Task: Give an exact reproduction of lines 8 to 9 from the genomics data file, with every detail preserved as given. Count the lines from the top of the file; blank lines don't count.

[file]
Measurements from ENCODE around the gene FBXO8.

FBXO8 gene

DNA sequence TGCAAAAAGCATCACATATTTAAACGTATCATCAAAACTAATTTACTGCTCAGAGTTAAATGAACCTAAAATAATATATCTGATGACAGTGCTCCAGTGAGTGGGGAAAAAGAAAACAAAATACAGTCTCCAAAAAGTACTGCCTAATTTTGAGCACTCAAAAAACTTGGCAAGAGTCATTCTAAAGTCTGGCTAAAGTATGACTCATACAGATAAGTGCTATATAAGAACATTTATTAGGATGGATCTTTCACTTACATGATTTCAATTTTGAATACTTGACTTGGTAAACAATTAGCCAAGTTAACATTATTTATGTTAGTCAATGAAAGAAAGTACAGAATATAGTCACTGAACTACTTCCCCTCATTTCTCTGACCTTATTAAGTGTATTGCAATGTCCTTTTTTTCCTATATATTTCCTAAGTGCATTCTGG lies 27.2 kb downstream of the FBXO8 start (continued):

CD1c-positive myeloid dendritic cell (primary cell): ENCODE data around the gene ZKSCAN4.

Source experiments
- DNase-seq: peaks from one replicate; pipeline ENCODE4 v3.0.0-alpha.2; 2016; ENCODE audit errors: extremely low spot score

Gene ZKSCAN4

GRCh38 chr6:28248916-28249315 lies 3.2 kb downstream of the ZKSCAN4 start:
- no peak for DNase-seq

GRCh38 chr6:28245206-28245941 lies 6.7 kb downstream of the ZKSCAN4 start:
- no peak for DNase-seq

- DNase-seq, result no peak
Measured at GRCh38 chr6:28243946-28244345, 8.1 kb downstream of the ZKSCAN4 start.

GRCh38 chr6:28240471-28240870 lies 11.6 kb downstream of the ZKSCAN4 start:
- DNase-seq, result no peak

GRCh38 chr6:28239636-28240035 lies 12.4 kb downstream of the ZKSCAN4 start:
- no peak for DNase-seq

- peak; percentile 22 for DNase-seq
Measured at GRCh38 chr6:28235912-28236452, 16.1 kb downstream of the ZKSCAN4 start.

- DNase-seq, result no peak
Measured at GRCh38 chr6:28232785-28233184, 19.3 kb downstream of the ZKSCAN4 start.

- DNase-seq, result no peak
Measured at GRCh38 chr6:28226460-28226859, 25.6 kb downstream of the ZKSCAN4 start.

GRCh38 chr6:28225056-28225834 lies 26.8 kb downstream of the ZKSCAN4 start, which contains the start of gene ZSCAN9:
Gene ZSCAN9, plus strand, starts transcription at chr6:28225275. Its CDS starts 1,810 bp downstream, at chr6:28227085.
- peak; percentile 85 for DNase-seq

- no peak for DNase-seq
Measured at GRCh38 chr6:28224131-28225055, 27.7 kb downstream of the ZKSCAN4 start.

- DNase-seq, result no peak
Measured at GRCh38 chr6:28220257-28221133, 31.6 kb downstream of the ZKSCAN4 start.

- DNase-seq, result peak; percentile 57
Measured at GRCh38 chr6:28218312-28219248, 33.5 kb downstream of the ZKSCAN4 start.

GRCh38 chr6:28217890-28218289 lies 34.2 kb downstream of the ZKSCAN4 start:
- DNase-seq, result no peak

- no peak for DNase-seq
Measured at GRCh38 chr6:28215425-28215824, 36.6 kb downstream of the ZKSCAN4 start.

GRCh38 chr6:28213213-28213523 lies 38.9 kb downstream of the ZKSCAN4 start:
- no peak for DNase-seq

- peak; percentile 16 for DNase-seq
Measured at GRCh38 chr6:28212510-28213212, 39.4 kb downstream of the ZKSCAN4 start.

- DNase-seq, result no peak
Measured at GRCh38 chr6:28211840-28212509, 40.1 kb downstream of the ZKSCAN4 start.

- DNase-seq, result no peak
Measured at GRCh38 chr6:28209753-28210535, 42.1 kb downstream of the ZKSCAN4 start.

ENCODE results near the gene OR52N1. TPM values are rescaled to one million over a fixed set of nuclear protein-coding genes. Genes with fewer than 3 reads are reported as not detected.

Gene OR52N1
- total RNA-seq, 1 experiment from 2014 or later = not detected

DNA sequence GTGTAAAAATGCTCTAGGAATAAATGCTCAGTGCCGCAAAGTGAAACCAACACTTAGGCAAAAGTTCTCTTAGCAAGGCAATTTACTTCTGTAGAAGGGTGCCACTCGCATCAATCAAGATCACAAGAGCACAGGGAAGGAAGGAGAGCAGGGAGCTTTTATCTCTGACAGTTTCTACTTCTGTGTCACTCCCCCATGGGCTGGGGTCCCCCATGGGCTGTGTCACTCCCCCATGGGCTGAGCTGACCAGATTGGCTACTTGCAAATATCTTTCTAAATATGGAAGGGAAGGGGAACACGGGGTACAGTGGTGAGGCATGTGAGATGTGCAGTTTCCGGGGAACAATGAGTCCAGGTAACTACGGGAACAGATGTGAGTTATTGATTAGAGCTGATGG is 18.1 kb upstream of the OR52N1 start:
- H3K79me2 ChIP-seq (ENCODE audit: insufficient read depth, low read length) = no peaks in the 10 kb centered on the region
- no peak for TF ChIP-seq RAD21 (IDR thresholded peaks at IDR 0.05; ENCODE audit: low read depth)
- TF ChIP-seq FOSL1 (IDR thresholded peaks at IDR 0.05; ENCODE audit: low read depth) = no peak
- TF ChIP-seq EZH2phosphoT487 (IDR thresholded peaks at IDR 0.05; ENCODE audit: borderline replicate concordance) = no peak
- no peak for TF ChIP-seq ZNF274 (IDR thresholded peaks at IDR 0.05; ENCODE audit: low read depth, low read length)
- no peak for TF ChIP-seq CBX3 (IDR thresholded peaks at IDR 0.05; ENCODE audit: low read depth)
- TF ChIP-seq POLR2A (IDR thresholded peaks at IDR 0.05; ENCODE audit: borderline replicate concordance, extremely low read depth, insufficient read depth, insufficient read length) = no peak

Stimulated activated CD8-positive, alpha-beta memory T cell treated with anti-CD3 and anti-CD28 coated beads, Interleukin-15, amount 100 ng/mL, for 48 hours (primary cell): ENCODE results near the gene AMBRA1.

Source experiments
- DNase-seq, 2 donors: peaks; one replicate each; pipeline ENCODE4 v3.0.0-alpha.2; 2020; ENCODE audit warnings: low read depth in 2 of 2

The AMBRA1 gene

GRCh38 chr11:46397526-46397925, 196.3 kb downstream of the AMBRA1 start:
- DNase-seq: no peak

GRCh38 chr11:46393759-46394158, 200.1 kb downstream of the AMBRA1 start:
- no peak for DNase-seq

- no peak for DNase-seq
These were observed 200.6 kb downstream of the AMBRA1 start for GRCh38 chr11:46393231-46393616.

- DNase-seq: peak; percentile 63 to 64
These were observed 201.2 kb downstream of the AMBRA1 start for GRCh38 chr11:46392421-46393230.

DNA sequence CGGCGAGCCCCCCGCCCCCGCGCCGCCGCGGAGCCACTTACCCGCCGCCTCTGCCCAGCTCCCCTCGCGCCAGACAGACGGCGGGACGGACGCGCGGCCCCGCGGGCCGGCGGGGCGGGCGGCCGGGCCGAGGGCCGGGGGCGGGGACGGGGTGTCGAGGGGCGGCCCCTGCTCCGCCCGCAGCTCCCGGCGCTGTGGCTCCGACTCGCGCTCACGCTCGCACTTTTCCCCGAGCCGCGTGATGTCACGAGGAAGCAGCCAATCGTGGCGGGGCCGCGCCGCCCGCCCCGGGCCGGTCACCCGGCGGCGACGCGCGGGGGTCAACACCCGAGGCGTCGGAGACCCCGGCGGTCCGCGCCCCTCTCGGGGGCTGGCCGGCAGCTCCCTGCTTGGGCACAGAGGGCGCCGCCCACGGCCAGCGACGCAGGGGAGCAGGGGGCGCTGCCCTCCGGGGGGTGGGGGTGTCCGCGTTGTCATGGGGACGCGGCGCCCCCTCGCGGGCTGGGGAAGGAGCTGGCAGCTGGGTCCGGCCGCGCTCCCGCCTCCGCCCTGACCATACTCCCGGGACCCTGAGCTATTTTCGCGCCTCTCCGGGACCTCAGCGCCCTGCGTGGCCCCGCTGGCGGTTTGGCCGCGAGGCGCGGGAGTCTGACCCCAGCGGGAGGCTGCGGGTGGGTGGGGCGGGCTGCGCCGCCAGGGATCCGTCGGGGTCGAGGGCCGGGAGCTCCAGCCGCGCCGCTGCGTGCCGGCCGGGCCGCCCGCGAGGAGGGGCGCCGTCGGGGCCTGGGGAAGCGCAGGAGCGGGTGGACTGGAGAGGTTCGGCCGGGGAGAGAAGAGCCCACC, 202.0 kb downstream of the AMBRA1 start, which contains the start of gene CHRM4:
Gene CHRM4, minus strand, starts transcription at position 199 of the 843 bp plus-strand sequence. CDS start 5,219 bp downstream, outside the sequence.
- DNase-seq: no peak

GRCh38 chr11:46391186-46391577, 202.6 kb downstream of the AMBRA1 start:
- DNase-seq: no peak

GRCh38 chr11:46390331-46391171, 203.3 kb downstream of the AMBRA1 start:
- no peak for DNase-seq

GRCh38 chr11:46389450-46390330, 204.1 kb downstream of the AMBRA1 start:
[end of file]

GRCh38 chr6:28248916-28249315 lies 3.2 kb downstream of the ZKSCAN4 start:
- no peak for DNase-seq